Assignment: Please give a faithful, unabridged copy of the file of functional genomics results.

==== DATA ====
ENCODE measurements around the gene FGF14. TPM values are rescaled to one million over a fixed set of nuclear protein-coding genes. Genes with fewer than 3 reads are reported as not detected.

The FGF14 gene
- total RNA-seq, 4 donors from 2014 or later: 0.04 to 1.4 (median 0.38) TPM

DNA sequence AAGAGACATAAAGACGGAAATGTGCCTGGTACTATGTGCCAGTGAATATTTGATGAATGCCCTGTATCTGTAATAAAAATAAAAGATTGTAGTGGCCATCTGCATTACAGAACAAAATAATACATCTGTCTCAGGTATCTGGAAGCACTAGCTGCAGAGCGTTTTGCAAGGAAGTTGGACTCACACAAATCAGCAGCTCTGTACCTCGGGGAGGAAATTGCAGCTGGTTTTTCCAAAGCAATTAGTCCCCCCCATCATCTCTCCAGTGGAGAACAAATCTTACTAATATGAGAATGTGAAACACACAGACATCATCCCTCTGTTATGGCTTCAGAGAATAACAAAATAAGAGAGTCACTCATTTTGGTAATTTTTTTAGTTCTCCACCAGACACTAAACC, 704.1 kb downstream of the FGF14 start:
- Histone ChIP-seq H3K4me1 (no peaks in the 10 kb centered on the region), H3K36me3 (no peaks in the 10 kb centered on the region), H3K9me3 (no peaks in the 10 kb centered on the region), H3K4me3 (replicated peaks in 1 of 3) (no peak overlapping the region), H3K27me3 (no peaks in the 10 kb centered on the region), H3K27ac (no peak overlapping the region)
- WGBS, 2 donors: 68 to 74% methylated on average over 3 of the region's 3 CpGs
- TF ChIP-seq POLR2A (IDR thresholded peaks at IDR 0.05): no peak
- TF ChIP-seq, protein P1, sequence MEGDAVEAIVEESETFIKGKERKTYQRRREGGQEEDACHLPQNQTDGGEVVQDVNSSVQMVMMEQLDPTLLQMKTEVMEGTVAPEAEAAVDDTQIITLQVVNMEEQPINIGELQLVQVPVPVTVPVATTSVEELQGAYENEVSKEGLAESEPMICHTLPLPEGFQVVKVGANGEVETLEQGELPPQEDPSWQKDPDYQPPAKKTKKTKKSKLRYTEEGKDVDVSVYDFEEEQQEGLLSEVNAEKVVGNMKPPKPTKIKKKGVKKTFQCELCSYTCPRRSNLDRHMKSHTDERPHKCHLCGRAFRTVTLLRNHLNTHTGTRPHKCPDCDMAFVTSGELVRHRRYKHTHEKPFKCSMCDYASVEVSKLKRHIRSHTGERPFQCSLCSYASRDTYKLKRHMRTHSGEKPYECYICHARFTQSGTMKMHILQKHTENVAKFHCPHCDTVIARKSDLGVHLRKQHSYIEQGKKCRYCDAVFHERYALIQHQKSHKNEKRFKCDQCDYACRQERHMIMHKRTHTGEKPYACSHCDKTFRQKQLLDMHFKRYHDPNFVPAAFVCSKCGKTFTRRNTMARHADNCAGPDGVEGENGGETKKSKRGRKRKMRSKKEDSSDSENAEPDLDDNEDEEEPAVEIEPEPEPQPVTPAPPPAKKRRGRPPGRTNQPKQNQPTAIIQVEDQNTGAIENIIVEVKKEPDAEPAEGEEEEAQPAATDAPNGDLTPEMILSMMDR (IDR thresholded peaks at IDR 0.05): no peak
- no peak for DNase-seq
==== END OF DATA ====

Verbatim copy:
ENCODE measurements around the gene FGF14. TPM values are rescaled to one million over a fixed set of nuclear protein-coding genes. Genes with fewer than 3 reads are reported as not detected.

The FGF14 gene
- total RNA-seq, 4 donors from 2014 or later: 0.04 to 1.4 (median 0.38) TPM

DNA sequence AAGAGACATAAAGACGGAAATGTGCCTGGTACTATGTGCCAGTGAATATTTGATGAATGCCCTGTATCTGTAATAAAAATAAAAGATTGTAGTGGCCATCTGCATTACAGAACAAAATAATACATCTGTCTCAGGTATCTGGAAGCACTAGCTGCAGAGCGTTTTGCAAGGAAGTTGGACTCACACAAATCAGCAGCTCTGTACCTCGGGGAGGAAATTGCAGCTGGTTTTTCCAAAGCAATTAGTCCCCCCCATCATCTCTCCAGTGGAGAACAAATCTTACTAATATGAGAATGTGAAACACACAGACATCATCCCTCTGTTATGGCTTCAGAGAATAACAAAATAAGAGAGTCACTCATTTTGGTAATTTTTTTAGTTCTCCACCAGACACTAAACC, 704.1 kb downstream of the FGF14 start:
- Histone ChIP-seq H3K4me1 (no peaks in the 10 kb centered on the region), H3K36me3 (no peaks in the 10 kb centered on the region), H3K9me3 (no peaks in the 10 kb centered on the region), H3K4me3 (replicated peaks in 1 of 3) (no peak overlapping the region), H3K27me3 (no peaks in the 10 kb centered on the region), H3K27ac (no peak overlapping the region)
- WGBS, 2 donors: 68 to 74% methylated on average over 3 of the region's 3 CpGs
- TF ChIP-seq POLR2A (IDR thresholded peaks at IDR 0.05): no peak
- TF ChIP-seq, protein P1, sequence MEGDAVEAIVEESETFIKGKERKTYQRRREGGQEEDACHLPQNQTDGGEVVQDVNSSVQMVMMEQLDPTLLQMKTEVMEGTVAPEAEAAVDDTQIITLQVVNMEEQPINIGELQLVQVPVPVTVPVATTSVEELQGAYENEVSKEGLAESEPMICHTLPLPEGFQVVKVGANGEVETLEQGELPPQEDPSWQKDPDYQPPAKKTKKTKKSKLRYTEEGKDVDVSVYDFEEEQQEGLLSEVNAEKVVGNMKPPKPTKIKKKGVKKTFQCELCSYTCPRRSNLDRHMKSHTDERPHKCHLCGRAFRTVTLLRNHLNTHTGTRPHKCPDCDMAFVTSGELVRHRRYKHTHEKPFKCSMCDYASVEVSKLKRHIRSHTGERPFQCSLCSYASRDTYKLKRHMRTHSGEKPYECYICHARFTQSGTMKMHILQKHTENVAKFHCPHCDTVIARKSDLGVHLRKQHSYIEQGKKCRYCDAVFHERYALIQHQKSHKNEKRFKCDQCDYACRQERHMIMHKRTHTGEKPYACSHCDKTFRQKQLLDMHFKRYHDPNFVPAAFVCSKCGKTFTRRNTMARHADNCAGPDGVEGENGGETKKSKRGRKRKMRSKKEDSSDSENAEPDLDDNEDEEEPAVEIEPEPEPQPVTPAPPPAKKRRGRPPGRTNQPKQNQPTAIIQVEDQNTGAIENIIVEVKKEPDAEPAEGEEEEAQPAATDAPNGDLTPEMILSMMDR (IDR thresholded peaks at IDR 0.05): no peak
- no peak for DNase-seq